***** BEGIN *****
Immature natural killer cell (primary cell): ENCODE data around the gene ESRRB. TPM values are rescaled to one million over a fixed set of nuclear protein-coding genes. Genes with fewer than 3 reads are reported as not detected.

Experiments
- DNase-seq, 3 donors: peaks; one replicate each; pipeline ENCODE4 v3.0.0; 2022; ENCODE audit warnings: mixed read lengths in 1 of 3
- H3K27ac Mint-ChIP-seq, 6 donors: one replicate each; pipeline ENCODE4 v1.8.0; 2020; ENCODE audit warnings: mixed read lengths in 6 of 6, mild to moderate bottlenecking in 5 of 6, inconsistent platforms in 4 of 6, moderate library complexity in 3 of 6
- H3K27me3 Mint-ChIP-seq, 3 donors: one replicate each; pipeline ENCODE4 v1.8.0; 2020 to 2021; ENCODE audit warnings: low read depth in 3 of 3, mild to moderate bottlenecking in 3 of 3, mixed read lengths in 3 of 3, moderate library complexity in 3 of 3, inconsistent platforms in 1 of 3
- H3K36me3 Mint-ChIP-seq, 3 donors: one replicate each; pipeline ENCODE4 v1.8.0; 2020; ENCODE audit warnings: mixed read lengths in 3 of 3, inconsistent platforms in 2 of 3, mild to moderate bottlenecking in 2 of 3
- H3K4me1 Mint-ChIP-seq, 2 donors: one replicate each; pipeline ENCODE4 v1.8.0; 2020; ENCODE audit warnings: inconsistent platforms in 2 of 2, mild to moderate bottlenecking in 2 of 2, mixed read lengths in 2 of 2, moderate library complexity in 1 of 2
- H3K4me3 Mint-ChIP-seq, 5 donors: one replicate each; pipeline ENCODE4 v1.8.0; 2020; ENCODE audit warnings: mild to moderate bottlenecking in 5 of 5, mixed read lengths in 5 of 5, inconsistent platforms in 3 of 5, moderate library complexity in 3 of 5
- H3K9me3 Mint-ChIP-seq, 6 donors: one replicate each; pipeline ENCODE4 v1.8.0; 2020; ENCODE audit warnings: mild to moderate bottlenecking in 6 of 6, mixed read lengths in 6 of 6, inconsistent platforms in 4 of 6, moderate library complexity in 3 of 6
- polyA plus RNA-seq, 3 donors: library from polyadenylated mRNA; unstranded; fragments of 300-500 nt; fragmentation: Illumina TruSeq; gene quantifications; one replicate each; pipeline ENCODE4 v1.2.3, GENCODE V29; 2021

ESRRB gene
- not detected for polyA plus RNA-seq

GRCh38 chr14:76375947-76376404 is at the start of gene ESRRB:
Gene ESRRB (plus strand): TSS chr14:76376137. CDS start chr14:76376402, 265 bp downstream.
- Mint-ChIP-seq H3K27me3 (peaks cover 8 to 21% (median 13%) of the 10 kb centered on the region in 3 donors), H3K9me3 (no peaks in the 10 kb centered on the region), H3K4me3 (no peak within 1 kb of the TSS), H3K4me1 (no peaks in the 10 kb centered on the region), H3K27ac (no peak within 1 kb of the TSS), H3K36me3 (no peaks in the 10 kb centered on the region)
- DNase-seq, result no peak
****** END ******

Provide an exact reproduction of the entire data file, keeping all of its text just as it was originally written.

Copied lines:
Immature natural killer cell (primary cell): ENCODE data around the gene ESRRB. TPM values are rescaled to one million over a fixed set of nuclear protein-coding genes. Genes with fewer than 3 reads are reported as not detected.

Experiments
- DNase-seq, 3 donors: peaks; one replicate each; pipeline ENCODE4 v3.0.0; 2022; ENCODE audit warnings: mixed read lengths in 1 of 3
- H3K27ac Mint-ChIP-seq, 6 donors: one replicate each; pipeline ENCODE4 v1.8.0; 2020; ENCODE audit warnings: mixed read lengths in 6 of 6, mild to moderate bottlenecking in 5 of 6, inconsistent platforms in 4 of 6, moderate library complexity in 3 of 6
- H3K27me3 Mint-ChIP-seq, 3 donors: one replicate each; pipeline ENCODE4 v1.8.0; 2020 to 2021; ENCODE audit warnings: low read depth in 3 of 3, mild to moderate bottlenecking in 3 of 3, mixed read lengths in 3 of 3, moderate library complexity in 3 of 3, inconsistent platforms in 1 of 3
- H3K36me3 Mint-ChIP-seq, 3 donors: one replicate each; pipeline ENCODE4 v1.8.0; 2020; ENCODE audit warnings: mixed read lengths in 3 of 3, inconsistent platforms in 2 of 3, mild to moderate bottlenecking in 2 of 3
- H3K4me1 Mint-ChIP-seq, 2 donors: one replicate each; pipeline ENCODE4 v1.8.0; 2020; ENCODE audit warnings: inconsistent platforms in 2 of 2, mild to moderate bottlenecking in 2 of 2, mixed read lengths in 2 of 2, moderate library complexity in 1 of 2
- H3K4me3 Mint-ChIP-seq, 5 donors: one replicate each; pipeline ENCODE4 v1.8.0; 2020; ENCODE audit warnings: mild to moderate bottlenecking in 5 of 5, mixed read lengths in 5 of 5, inconsistent platforms in 3 of 5, moderate library complexity in 3 of 5
- H3K9me3 Mint-ChIP-seq, 6 donors: one replicate each; pipeline ENCODE4 v1.8.0; 2020; ENCODE audit warnings: mild to moderate bottlenecking in 6 of 6, mixed read lengths in 6 of 6, inconsistent platforms in 4 of 6, moderate library complexity in 3 of 6
- polyA plus RNA-seq, 3 donors: library from polyadenylated mRNA; unstranded; fragments of 300-500 nt; fragmentation: Illumina TruSeq; gene quantifications; one replicate each; pipeline ENCODE4 v1.2.3, GENCODE V29; 2021

ESRRB gene
- not detected for polyA plus RNA-seq

GRCh38 chr14:76375947-76376404 is at the start of gene ESRRB:
Gene ESRRB (plus strand): TSS chr14:76376137. CDS start chr14:76376402, 265 bp downstream.
- Mint-ChIP-seq H3K27me3 (peaks cover 8 to 21% (median 13%) of the 10 kb centered on the region in 3 donors), H3K9me3 (no peaks in the 10 kb centered on the region), H3K4me3 (no peak within 1 kb of the TSS), H3K4me1 (no peaks in the 10 kb centered on the region), H3K27ac (no peak within 1 kb of the TSS), H3K36me3 (no peaks in the 10 kb centered on the region)
- DNase-seq, result no peak